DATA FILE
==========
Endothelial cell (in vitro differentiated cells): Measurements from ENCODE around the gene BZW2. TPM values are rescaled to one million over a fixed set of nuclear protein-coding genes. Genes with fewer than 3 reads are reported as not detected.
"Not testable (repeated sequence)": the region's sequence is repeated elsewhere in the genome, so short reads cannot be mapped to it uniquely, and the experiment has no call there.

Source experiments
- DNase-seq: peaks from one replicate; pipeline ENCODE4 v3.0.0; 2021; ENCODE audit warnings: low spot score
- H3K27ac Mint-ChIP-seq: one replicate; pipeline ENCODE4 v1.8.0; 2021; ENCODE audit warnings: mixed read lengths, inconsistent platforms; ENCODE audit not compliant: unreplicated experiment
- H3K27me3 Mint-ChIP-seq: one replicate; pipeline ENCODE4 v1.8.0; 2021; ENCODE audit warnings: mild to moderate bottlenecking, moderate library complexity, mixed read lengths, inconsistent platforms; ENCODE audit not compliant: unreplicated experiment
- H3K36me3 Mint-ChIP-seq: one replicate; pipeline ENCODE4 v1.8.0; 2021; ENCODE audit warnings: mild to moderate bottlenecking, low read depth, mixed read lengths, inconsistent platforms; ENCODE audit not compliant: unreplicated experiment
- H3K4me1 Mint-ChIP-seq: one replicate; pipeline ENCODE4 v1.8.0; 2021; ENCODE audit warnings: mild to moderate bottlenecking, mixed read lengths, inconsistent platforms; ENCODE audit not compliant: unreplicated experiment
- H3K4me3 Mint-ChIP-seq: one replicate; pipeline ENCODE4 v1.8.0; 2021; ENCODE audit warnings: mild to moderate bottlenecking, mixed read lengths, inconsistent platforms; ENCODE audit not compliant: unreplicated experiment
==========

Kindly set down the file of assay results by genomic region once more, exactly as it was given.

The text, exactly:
Endothelial cell (in vitro differentiated cells): Measurements from ENCODE around the gene BZW2. TPM values are rescaled to one million over a fixed set of nuclear protein-coding genes. Genes with fewer than 3 reads are reported as not detected.
"Not testable (repeated sequence)": the region's sequence is repeated elsewhere in the genome, so short reads cannot be mapped to it uniquely, and the experiment has no call there.

Source experiments
- DNase-seq: peaks from one replicate; pipeline ENCODE4 v3.0.0; 2021; ENCODE audit warnings: low spot score
- H3K27ac Mint-ChIP-seq: one replicate; pipeline ENCODE4 v1.8.0; 2021; ENCODE audit warnings: mixed read lengths, inconsistent platforms; ENCODE audit not compliant: unreplicated experiment
- H3K27me3 Mint-ChIP-seq: one replicate; pipeline ENCODE4 v1.8.0; 2021; ENCODE audit warnings: mild to moderate bottlenecking, moderate library complexity, mixed read lengths, inconsistent platforms; ENCODE audit not compliant: unreplicated experiment
- H3K36me3 Mint-ChIP-seq: one replicate; pipeline ENCODE4 v1.8.0; 2021; ENCODE audit warnings: mild to moderate bottlenecking, low read depth, mixed read lengths, inconsistent platforms; ENCODE audit not compliant: unreplicated experiment
- H3K4me1 Mint-ChIP-seq: one replicate; pipeline ENCODE4 v1.8.0; 2021; ENCODE audit warnings: mild to moderate bottlenecking, mixed read lengths, inconsistent platforms; ENCODE audit not compliant: unreplicated experiment
- H3K4me3 Mint-ChIP-seq: one replicate; pipeline ENCODE4 v1.8.0; 2021; ENCODE audit warnings: mild to moderate bottlenecking, mixed read lengths, inconsistent platforms; ENCODE audit not compliant: unreplicated experiment